Mitral valve replacement is done when the mitral valve is not working well. The mitral valve is on the left side of the heart. It allows blood to flow from the left upper chamber (left atrium) into the left lower chamber (left ventricle). When the valve is not working well, it may need to be replaced.

Reasons for Procedure

Healthy heart valves permit one-way flow of blood. Diseased valves either leak, causing back flow, or narrow, restricting flow. In either case, the condition can be life-threatening. Sometimes the valve can be repaired. At other times it must be replaced.

Rheumatic fever, infections, and congenital defects are the most common causes of mitral valve problems.

Possible Complications

If you are planning to have a mitral valve replacement, your doctor will review a list of possible complications, which may include:

  • Bleeding
  • Infection
  • Damage to the heart or other organs
  • Reaction to anesthesia

The demands of open heart surgery are severe. The better your general health, the less likely you will experience a complication. Some of the risk factors that must be evaluated before you undergo this procedure include:

What to Expect

Prior to Procedure

Only half to three-quarters of all mitral valves can be fixed. You will be thoroughly evaluated. Your doctor will evaluate both your general health and the condition of your heart and circulation. Expect several heart tests, including an electrocardiogram (EKG) and an echocardiogram (using ultrasound).

Leading up to your procedure:

  • Talk to your doctor about your medicines, herbs, or supplements. You may be asked to stop taking some medicines up to one week before the procedure, like:
  • Do not eat or drink anything starting the night before your procedure.


You will have a general anesthetic. You will be asleep.

Description of the Procedure

An incision will be made the length of your breast bone. The breast bone will be split lengthwise to expose your heart. You will then be put on a heart-lung machine. This machine takes over the work of your heart so that the doctor can stop your heart.

Your heart will be opened. A substitute valve will be sewn into place. This valve may be mechanical (metal and plastic), such as a St. Jude valve, or made of tissue. Tissue valves most often come from a pig (porcine valve) or a cow (bovine valve). Tissue valves may also be supplied by a human donor or even manufactured from your own tissues. Once the valve is in place, you will be taken off of the heart-lung machine and your heart will be re-started. The incision will be closed.

Mitral Valve Replacement

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Newer techniques, including robot-assisted procedures, are being developed. These procedures will be able to do the same surgery with smaller incisions.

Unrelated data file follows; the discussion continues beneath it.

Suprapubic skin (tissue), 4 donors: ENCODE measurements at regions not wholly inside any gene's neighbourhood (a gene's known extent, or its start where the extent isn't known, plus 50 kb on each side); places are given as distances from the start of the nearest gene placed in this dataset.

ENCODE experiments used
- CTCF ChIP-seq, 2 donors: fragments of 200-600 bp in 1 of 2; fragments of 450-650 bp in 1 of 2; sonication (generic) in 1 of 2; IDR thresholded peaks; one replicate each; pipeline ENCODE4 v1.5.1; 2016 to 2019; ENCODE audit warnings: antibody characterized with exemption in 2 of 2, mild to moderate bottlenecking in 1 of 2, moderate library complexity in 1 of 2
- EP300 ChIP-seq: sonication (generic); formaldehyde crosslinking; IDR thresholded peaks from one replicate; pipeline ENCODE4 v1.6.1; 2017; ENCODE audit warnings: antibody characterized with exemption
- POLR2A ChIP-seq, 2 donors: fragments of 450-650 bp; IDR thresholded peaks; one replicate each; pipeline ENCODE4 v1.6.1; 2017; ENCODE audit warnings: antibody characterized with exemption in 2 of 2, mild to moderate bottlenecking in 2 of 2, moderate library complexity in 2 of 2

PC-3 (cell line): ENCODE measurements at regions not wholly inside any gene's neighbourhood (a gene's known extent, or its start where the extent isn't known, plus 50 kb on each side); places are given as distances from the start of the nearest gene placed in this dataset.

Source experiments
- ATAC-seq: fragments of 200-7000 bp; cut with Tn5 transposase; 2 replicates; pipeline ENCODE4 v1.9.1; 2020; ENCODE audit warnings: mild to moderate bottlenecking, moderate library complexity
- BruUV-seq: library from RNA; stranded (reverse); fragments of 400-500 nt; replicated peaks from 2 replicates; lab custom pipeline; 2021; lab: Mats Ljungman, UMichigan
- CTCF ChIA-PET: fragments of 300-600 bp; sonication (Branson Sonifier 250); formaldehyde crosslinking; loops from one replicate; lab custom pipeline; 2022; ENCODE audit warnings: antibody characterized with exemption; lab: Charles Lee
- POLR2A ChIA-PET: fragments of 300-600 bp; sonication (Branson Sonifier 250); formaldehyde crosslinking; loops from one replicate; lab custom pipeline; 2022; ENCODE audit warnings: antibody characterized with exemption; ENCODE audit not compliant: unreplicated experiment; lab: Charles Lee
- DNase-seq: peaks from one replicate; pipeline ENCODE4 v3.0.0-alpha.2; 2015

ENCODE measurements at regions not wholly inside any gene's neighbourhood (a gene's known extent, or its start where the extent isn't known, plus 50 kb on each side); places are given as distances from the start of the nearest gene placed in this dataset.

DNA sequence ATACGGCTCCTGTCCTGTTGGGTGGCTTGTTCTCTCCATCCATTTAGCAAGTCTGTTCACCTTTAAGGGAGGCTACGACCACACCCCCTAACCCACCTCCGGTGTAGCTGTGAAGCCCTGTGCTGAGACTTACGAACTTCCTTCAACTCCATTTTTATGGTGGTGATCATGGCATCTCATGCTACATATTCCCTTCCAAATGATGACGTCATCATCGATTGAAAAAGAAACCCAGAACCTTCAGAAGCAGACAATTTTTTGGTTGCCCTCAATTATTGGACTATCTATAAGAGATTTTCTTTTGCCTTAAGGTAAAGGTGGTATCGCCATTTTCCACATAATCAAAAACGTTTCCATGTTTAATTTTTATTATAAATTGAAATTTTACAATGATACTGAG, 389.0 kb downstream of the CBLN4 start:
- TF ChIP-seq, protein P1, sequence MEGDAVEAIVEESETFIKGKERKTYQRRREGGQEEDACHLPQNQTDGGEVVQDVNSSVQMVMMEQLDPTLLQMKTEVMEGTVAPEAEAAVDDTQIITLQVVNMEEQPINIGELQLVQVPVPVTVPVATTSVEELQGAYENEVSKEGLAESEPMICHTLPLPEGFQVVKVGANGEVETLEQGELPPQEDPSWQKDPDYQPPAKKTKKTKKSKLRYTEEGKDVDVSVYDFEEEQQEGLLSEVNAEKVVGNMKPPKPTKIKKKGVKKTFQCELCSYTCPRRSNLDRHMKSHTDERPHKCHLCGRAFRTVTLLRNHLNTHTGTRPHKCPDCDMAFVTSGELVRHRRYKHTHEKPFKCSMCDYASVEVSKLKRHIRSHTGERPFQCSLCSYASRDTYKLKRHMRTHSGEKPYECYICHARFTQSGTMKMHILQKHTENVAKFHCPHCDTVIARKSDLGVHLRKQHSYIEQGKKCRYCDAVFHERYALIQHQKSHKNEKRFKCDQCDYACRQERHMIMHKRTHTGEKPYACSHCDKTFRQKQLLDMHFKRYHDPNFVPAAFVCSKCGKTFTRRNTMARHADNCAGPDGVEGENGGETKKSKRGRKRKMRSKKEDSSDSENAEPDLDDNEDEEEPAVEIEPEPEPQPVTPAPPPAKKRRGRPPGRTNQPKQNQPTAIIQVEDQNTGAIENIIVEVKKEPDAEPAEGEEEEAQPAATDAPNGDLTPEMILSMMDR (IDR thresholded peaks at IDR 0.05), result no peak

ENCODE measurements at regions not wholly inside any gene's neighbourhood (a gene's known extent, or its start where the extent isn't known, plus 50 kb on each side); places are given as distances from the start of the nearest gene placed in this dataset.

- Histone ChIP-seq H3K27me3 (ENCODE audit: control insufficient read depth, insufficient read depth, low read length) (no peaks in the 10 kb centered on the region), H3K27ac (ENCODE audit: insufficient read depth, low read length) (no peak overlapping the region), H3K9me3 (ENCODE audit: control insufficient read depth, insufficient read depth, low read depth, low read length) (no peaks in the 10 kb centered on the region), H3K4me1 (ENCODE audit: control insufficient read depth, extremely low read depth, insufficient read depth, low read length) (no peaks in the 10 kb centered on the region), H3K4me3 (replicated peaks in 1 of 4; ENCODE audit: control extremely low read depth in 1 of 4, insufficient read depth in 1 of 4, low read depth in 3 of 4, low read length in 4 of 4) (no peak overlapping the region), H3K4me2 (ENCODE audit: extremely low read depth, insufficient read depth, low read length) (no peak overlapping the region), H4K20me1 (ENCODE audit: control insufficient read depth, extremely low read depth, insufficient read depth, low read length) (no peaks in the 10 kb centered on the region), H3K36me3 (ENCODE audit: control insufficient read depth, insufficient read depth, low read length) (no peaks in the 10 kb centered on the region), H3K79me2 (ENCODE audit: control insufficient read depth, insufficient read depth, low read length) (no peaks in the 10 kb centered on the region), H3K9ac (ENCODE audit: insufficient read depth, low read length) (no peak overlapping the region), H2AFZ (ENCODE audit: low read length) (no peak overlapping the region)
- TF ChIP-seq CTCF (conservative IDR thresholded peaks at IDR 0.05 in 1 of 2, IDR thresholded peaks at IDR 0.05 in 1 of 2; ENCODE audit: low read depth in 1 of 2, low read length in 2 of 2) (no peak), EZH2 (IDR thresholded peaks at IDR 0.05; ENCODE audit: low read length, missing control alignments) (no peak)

Immediately After Procedure

You will be taken to a recovery room. There, you will be monitored for any negative reactions.

How Long Will It Take?

About 2-5 hours

How Much Will It Hurt?

Anesthesia will block pain during the surgery. Your chest and back will be sore following the surgery. Talk to your doctor about medicine to help manage pain.

Average Hospital Stay

The usual length of stay is 8-10 days. Your doctor may choose to keep you longer if complications arise.

Postoperative Care

At the Hospital

You will probably spend 1-3 days in the intensive care unit (ICU) and a week in a regular hospital room. During this time, your care team will:

  • Observe you for any complications
  • Stabilize your heart function
  • Instruct you in homecare and activities

At Home

Be sure to follow your doctor's instructions, which may include:

  • If you have a mechanical valve, you will need to take blood thinners for an extended period of time. This will help to prevent blood clots.
  • You may also need to take antibiotics during dental procedures and during certain other procedures. This will help prevent a valve infection.
  • You will slowly return to your usual activities over a 4-12 week period. You may also be asked to participate in a cardiac rehabilitation program.

Mechanical valves last a lifetime. Tissue valves last 7-14 years and then must be replaced. If your valve is repaired and you have no complications, you will likely do well and be able to return to normal activities.

Call Your Doctor

After you leave the hospital, contact your doctor if any of the following occurs:

  • Signs of infection, including fever and chills
  • Redness, swelling, increasing pain, excessive bleeding, or any discharge from the incision site
  • Constipation, diarrhea, bloody or tarry-color bowel movements, or stomach pain
  • Weight gain (greater than two pounds in two days)
  • Worsening of ankle swelling
  • Severe headache
  • Nausea and/or vomiting
  • Cough, shortness of breath, or chest pain
  • Coughing up blood
  • Skin rash, or unusual bruising or bleeding
  • Confusion
  • Dizzy or lightheaded when standing
  • Tingling in hands and feet
  • Irregular heartbeat, extremely slow pulse, or fast pulse
  • Burning during urination

In case of an emergency, CALL 911.